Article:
False Claims About High & Rising Alcohol Content of Wine A paper published by the
American Association of Wine Economists (AAWE Working Paper No. 82, www.wine-economics.org). Time series
data on alcohol content of wine from a large number of countries that experienced different patterns of
climate change and influences of policy and demand shifts and the relationship between the actual alcohol
content of wine and the alcohol content stated on the label were explored. There has been an 11 percent
increase in the average alcohol content of wine between 1980 (21.4 degrees Brix) and 2007 (23.8 degrees
Brix).The authors conclude that rising alcohol content of wine may be a nuisance by product of producer
responses to perceived market preferences for wines having riper, more-intense flavors, possibly in conjunction
with trends in the heat index. A common discrepancy between label claims and actual alcohol content indicates
that label claims are biased towards a perceived norm or desired alcohol percentage for a given wine. Label
claims on average understate the true alcohol content by 0.45% for New World wine and 0.39% for Old World
wine. Consumers are satisfied to pay for a stated rather than an actual alcohol percentage.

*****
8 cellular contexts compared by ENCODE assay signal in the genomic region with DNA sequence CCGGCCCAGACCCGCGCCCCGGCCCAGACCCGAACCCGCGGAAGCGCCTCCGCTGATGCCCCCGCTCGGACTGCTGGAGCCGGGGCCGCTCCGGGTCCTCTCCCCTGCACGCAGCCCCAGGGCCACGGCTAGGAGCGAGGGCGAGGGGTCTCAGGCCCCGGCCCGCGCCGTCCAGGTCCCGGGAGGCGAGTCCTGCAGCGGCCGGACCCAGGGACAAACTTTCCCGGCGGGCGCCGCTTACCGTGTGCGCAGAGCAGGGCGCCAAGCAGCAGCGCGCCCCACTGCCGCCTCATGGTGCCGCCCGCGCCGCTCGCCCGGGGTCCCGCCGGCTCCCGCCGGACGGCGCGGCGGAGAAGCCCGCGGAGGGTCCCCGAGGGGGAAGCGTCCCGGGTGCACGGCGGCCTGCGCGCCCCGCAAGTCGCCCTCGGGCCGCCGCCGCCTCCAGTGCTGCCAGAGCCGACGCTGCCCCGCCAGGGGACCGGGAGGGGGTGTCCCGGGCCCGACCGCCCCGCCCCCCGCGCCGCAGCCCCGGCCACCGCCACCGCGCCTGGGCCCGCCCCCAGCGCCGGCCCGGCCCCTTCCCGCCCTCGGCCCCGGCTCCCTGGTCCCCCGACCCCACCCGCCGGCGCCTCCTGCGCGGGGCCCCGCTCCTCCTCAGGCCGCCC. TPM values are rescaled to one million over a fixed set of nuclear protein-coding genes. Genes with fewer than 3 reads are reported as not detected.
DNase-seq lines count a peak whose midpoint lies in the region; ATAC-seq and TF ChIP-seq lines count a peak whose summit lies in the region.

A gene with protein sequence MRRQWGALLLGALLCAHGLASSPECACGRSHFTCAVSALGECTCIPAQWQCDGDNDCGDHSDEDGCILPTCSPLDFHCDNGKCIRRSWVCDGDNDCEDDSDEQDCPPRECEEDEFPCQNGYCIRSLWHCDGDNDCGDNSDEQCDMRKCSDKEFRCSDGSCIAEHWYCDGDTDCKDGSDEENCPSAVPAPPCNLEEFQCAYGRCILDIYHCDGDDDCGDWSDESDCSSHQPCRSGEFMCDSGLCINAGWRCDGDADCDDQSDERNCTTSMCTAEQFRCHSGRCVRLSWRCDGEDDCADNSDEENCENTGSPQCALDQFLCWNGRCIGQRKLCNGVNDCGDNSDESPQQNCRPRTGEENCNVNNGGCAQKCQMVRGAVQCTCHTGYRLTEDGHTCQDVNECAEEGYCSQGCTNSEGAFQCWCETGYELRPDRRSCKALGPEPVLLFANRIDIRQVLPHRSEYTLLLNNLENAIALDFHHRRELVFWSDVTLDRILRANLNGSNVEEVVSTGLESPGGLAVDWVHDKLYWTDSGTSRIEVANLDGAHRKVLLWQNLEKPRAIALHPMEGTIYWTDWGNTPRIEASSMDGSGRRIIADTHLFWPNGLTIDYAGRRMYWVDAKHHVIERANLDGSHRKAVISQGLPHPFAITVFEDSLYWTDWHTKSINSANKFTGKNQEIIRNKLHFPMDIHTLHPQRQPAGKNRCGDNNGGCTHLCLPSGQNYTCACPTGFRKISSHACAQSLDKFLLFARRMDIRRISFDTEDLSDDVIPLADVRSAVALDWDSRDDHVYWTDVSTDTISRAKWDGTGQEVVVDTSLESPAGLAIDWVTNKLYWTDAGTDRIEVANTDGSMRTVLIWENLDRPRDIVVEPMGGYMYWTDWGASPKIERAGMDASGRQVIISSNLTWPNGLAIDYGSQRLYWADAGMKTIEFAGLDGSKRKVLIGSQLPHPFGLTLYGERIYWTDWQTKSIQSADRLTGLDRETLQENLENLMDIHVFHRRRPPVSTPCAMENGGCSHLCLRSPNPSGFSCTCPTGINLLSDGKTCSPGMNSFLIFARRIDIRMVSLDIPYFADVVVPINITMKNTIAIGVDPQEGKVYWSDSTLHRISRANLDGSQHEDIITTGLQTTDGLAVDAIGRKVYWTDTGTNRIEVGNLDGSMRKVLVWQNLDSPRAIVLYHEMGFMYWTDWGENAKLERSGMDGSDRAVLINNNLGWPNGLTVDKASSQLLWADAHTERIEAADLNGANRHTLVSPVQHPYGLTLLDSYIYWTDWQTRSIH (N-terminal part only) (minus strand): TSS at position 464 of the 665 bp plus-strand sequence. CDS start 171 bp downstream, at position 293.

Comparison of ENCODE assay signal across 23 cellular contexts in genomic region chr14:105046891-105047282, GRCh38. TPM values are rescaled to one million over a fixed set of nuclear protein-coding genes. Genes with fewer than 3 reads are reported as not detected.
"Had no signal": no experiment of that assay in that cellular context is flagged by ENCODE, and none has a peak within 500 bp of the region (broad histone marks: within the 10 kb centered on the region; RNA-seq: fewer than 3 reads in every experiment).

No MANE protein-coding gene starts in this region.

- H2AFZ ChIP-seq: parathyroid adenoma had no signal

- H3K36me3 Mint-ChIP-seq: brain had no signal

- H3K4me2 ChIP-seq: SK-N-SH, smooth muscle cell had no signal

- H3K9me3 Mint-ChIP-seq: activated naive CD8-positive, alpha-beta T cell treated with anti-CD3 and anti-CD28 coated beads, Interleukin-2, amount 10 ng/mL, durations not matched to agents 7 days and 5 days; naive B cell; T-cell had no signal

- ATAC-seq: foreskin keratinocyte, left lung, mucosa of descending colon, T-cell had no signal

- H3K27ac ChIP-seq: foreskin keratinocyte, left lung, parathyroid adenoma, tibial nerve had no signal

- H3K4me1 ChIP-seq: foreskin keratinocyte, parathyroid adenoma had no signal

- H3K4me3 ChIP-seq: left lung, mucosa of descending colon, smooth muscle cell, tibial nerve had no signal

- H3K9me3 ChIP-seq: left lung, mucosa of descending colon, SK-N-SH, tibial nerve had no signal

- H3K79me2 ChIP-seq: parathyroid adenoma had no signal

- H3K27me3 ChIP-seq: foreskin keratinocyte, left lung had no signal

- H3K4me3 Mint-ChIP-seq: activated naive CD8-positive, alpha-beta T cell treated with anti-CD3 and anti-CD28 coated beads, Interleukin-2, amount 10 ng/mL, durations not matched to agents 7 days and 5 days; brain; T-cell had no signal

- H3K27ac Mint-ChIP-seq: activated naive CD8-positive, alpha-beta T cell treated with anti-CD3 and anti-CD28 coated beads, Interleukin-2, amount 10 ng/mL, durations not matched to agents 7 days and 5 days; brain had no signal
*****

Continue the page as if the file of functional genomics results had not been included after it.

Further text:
Pinot On The River 2011 The 8th Annual Pinot On The River Grand Tasting will be held this year on
Sunday, October 23 on the downtown Healdsburg Plaza Square with 100 Pinot Noir wineries participating.
Visit www.pinotfestival.com for early bird discount tickets and more information.
Smartphone App for Monterey Wine Country Monterey County Viintners and Growers
Association (MCVGA) has released a smartphone app that functions as a personal tour guide in Monterey
Wine Country, providing maps, directions, profiles, and details on Monterey vineyards, wineries and tasting
rooms. The app is available for installation from iTunes (www.bit.ly/montereyiphoneapp) and directly from the
MCVGA website (www.MontereyWines.org/app). The same information is also available as an online database
tool at www.MontereyWines.org.
Domaine Serene Changes Winemakers For the third time in three years, Domaine Serene has a
different winemaker. Tony Rynders was Domaine Serene’s winemaker since 1998 and left in 2008 under
acrimonious circumstances. He now has his own label, Tendril, and consults for other wineries. Eleni
Papadakis took over for Rynders, but was replaced amicably by Erik Kramer in April 2011.
Pinot Days San Francisco Discount Over 200 producers are participating in this year’s Pinot
Days Grand Festival on Saturday, June 18. Use code PRINCEPINOTSF11 for a special discounted price of
$50 for the Festival.
Wine Summit in Oregon The 6th International Wine and Heart Health Summit will be held at the
Addison Inn & Spa in Newberg, Oregon. Researchers from throughout the United States and the world will
present their latest research on the health benefits of wine and alcohol. Not for physicians only, but 11 hours of
CME credit are offered to physicians attending the event. Speakers include David Adelsheim, Harvey Finkel,
M.D., Roger Corder, M.D., Curtis Ellison, M.D. and noted wine critic, Matt Kramer. Visit www.winesummit.com
for more information and to register.